Thyroid Cancer, Anaplastic Thyroid Cancer, Md Anderson Cancer Center discussed on WMAL Talk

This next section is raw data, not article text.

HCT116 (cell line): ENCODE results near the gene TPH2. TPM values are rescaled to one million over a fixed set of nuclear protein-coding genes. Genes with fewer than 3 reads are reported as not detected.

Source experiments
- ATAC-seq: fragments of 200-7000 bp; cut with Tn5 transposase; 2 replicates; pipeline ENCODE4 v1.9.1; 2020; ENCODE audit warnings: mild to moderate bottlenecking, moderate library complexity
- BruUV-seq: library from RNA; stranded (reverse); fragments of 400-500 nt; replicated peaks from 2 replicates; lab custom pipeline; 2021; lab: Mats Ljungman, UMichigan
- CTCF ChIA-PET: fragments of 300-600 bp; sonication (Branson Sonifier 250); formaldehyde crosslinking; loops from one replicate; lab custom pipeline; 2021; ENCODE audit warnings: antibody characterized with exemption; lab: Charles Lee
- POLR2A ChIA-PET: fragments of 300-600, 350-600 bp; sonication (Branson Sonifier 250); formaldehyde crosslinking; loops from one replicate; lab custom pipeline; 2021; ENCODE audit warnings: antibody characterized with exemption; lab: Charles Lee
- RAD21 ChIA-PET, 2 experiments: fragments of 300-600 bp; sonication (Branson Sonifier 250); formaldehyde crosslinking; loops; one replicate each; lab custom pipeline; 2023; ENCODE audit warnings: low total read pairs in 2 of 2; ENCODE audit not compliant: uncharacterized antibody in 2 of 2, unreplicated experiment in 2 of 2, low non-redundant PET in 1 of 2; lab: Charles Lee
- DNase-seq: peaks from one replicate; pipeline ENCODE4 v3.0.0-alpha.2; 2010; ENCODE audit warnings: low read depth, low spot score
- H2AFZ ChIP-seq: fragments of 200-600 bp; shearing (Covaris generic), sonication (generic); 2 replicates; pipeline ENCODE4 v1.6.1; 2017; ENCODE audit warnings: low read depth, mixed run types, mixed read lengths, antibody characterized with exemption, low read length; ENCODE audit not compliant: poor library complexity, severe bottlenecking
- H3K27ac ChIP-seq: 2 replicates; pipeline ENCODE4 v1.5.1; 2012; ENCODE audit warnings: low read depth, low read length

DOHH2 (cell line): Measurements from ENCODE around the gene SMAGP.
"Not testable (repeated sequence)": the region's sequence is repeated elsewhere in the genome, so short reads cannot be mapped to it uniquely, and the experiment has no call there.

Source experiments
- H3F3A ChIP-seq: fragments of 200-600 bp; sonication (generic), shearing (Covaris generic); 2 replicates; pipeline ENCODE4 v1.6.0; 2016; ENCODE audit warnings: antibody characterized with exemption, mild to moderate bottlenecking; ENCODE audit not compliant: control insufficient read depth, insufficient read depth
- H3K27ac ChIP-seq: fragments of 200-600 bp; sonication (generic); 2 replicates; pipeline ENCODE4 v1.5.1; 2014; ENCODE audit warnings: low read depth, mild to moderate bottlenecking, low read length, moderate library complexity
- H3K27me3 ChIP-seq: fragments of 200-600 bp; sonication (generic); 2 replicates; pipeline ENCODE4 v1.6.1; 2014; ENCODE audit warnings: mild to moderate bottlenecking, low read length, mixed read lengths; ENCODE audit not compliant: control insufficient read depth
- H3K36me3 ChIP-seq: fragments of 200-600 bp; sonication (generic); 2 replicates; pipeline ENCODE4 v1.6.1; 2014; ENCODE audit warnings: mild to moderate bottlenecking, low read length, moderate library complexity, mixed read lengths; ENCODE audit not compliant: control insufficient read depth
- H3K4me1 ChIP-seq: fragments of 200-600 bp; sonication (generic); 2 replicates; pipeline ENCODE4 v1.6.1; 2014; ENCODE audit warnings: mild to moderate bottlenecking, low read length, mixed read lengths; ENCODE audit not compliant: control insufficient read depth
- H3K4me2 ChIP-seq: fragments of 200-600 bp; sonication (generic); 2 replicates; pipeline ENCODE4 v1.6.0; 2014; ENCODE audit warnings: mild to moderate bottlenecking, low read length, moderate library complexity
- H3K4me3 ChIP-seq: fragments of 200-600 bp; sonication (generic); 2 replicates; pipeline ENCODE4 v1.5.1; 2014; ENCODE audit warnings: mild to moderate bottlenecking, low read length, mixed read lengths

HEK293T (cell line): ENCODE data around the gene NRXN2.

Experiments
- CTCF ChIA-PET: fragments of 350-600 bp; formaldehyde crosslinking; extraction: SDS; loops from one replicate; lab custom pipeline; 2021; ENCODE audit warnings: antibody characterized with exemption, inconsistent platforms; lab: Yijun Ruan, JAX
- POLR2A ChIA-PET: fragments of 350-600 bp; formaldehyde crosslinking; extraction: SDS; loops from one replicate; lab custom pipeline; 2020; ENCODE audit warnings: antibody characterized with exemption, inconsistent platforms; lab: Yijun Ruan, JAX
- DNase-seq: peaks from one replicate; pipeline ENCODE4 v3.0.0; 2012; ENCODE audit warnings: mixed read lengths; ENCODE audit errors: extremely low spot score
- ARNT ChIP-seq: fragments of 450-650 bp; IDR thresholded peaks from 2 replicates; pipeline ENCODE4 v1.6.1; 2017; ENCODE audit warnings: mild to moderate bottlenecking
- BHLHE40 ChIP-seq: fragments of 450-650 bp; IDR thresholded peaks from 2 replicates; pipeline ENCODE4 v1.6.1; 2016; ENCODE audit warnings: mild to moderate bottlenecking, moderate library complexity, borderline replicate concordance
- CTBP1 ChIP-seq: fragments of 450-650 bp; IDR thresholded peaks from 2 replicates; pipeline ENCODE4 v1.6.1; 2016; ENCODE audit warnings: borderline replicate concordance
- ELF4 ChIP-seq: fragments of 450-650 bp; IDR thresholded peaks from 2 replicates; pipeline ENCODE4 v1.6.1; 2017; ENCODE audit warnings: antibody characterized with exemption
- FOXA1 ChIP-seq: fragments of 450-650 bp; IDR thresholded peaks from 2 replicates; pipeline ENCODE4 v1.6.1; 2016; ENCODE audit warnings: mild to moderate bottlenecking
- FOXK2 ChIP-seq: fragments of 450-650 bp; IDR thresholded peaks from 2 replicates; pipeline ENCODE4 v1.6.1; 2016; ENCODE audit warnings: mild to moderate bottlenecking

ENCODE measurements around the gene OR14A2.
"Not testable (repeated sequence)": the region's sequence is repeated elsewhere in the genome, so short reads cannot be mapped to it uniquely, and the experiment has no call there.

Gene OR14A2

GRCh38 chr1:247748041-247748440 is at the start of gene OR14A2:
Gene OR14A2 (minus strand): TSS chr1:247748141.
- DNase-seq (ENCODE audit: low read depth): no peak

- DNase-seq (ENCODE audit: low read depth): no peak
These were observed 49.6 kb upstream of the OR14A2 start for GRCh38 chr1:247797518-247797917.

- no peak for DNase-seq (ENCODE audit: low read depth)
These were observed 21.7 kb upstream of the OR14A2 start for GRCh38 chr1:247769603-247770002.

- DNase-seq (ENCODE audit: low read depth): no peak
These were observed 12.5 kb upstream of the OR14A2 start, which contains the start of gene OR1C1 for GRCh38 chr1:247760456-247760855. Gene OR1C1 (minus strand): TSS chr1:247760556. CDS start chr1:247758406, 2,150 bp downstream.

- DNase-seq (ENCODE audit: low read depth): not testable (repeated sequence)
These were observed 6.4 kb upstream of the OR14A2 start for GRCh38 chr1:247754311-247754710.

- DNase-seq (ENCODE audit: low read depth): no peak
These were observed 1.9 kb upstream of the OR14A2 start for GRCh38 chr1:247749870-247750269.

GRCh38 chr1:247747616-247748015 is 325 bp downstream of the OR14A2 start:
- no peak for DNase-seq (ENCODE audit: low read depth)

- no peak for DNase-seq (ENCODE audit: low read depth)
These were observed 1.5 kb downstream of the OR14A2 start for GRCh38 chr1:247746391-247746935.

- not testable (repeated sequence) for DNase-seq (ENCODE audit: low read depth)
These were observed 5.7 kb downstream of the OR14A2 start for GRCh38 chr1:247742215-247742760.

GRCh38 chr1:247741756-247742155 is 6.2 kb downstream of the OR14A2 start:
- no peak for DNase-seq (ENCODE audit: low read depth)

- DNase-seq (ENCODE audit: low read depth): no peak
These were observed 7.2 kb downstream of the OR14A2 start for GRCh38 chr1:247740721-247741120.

Thirty w I s. Welcome back. This is Dr Ranna Higgins from the Medical College of Wisconsin. And we are continuing our program on tyrod disease and thyroid surgery in the second segment of this program. I want to welcome back our program chair, Dr Tracy wing along with a DT Kumar, they will be joined by doctors, Beth Bethlen and Douglas Evans, Dr LaLonde is a graduate of the university of California, San Diego and received her medical degree from MC w she completed her residency in internal medicine at MC w followed by her fellowship in endocrinology. She joined the MC w faculty in two thousand five Dr Evans, who you all know, very well as one of the co moderators of this radio program is the chair of our department of surgery at MC w he is a well known surgical oncologist and came to MC w in two thousand nine from MD Anderson Cancer Center in Houston, Texas, so to start the program off in the last segment, we talked about thyroid nodules, and how cancer can be. One of the diagnoses. So Dr Wang, if you could just talk to us a little bit about what are the different types of thyroid cancer that can be diagnosed from the biopsy. Sure, I'd be happy to and thank you for having us all on the segment today. So the vast majority of thyroid cancers are going to be what we call differentiated thyroid cancer. So they come from a certain type of cell within the firearm. And these thyroid cancers really have an excellent prognosis typically, they are either Pap Larry thyroid cancer or thyroid cancer, poplar thyroid cancer of being by far the most common type and probably upwards know, seventy five at least eighty five percent of the patients who have cancer. We'll have Pap Larry thyroid cancer. And it's really important to know that for these patients. The the long term outcomes we talk about ten year survival is really excellent. So well over ninety five percent because these cancers are generally slow growing and the end patients do really well after their treatment, which is usually surgery, and as we talk about potentially radioactive iodine. Less frequent types of thyroid cancer are a type of cancer called Larry thyroid cancer, which is a narrow endocrine cancer comes from a slightly different cell within the fibroid. These are probably about five percent of thyroid cancers and can be more likely to be inherited. So patients who have that diagnosis do need to talk to their family and make sure that nobody else in the family has had that. And then fortunately, much less frequently something that we call poorly differentiated or anaplastic thyroid cancer, it's rare, but it's very aggressive and to date there's very poor treatment options for patients, and so unfortunately, the survival from this can be very short are there. Certain age groups that are typically more affected by each different type of cancer. We typically think of thyroid cancer is being diagnosed either in patients who are in their teens or twenties and then later in life so middle aged fifties and sixties, and it is more common in women than men, although men with our nostrils should be as. We talked about in the first segment have the ultrasound and not Epinay if they need it because the nachos might be at a higher risk of being cancer. So once the diagnosis is perf- perform the biopsies performed in the diagnosis made how do you determine whether or not somebody does need surgery, Dr Evans, and then if so do you remove all of the thyroid gland? Do you remove part of it? And then how do you make that decision? Well, thanks rented, this that's a fascinating topic. And I'm.

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